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Mass. advocates shift to immigrant tuition bill

Russell Contreras

When the U.S. Senate failed to pass the federal DREAM Act, Deivid Ribeiro and other undocumented student immigrants in Boston watched the voting on TV in silence. Some cried while others vowed to continue to press for a bill that would grant conditional legal status to young illegal immigrants who enroll in college or join the military.

Now, student immigrant advocates in Massachusetts say after the defeat of the DREAM Act they are shifting their efforts to an old fight — state legislation that would allow undocumented students to attend Massachusetts public colleges at in-state tuition rates.

“Passing the DREAM Act is going to take time,” said Ribeiro, 22, an undocumented immigrant from Brazil and an aspiring astronaut. “In the meantime, people like myself can’t afford to go to college and pay out-of-state tuition, even though we’ve lived here most of our lives.”

Under the state proposal co-sponsored by Rep. Alice Wolf, D-Cambridge, and Sen. Sonia Chang-Diaz, D-Boston, illegal immigrant students who graduated from a Massachusetts high school and have lived in the state for at least three years would be eligible for in-state tuition rates at state colleges. They would not be eligible for federal financial aid.

Similar laws have been adopted in at least 10 other states, including Texas, California and New York. Meanwhile, four states — Arizona, Colorado, Georgia and South Carolina — have passed laws specifically banning illegal immigrants from being eligible for in-state tuition.

The move to push Massachusetts lawmakers comes after a broad national coalition of undocumented students, or DREAMers, agreed to all work on local issues around education while they wait to see what direction the new Congress goes on immigration reform. Groups like the Student Immigrant Movement plan to launch a long campaign over the proposal, but also say they will hold workshops for immigrant students on how to apply to college.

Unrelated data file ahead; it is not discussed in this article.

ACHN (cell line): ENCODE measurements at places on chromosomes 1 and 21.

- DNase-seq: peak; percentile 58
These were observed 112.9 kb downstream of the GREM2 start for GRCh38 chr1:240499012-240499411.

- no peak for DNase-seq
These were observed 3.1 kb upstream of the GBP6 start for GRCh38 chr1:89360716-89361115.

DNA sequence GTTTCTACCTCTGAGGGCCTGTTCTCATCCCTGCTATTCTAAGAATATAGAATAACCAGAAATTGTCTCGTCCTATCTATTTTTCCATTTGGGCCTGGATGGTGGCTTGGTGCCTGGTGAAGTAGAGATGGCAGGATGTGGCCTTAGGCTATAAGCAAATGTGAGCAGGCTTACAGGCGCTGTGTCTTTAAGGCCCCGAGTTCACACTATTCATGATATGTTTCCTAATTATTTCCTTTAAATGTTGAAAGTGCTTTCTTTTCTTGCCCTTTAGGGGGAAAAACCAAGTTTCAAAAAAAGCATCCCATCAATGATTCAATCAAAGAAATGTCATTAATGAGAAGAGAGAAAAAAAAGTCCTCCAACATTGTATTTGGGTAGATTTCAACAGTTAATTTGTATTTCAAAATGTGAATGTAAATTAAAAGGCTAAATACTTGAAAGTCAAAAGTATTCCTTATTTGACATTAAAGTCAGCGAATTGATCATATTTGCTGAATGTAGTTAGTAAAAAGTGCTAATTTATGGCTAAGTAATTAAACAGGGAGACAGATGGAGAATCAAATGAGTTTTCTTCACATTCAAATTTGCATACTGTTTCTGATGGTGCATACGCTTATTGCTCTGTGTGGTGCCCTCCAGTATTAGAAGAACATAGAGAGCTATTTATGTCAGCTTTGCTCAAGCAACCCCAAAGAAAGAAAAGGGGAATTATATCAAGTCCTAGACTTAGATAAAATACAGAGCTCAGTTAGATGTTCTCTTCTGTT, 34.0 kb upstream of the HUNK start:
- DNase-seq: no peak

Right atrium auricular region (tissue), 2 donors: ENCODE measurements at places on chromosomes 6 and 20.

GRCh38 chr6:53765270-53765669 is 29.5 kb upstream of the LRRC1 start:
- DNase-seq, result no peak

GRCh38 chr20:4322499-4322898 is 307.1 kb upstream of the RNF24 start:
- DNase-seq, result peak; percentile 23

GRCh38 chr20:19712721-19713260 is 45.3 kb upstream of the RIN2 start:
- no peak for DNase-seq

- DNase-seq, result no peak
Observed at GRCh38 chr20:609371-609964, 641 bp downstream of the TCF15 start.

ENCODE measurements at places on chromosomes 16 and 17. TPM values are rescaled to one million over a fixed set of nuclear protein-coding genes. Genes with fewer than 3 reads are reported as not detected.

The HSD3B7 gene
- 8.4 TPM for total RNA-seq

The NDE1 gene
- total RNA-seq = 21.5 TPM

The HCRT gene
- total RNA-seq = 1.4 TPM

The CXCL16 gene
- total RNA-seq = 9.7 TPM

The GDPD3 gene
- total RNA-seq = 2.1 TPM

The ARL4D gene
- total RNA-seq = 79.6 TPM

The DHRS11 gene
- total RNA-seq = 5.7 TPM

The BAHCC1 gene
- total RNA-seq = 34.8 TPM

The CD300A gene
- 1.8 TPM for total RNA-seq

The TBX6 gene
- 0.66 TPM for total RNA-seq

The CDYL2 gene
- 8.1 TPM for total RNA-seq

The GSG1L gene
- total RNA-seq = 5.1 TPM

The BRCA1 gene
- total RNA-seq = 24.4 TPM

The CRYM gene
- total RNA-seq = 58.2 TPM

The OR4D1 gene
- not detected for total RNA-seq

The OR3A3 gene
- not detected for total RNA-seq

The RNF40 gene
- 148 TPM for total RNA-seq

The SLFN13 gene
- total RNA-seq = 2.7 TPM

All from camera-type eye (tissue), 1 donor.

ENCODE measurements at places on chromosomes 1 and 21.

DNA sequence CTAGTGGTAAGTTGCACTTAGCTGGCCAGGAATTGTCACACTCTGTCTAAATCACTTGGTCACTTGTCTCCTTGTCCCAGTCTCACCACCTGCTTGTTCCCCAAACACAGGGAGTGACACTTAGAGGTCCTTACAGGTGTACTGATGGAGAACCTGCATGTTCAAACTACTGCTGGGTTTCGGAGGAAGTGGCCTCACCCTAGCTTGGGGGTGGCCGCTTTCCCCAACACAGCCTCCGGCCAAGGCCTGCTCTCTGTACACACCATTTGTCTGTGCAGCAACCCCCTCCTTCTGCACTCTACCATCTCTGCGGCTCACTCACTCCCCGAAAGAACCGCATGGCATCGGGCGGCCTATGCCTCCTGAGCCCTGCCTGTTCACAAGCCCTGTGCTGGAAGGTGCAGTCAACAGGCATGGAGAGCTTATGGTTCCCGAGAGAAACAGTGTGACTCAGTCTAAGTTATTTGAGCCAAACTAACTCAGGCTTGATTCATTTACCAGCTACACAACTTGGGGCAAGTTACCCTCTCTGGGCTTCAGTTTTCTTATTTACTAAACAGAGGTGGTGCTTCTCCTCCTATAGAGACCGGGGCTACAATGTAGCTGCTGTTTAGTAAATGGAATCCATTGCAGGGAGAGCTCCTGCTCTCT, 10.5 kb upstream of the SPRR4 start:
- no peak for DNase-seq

Immigrant advocates have long wondered why a state like Massachusetts, dominated by Democratic lawmakers, has failed to pass an in-state tuition proposal a number of times.

“It doesn’t make sense,” said Ribeiro of the Boston-based Student Immigrant Movement. “But we are hoping to convince some lawmakers who have been on the fence by sharing our stories. We want to work and contribute.” He said the group plans to lobby lawmakers and hold rallies.

Advocates said they also feel like they are in better position this session than in previous ones after Gov. Deval Patrick said in November he would work to adopt all of an immigrant advisory panel’s recommendations, which included the in-state tuition proposal.

However, House Minority Leader Bradley Jones, R-North Reading, has vowed to oppose the measure on in-state tuition and predicted it would fail again. Some Democrats also have expressed concerns over costs and the need to address more pressing issues, like the state’s budget.

Chang-Diaz said in order for the bill to pass this time, advocates and students will have to help bring attention to the bill and debunk “myths” surrounding the proposal.

“We have the facts on our side,” said Chang-Diaz. “It’s a revenue generator.”

Chang-Diaz pointed to a study by the Massachusetts Taxpayers Foundation that estimates that 400 to 600 students might enter Massachusetts schools as a result of the bill and that it likely would result in $2.5 million of extra revenue.

Wolf said Massachusetts lawmakers have an obligation to tackle the issue of in-state tuition since the federal government has failed to address immigration reform. She said the immigrant students were going to continue to live in the Bay State and lawmakers might as well allow them to become productive.

“This is an emotional issue,” said Wolf. “I hope what will move some of my colleagues is to understand how important it is that we support our economy and we support our kids and we not leave people hanging on the street corners or, if they are very lucky, maybe flipping hamburgers.”

Associated Press

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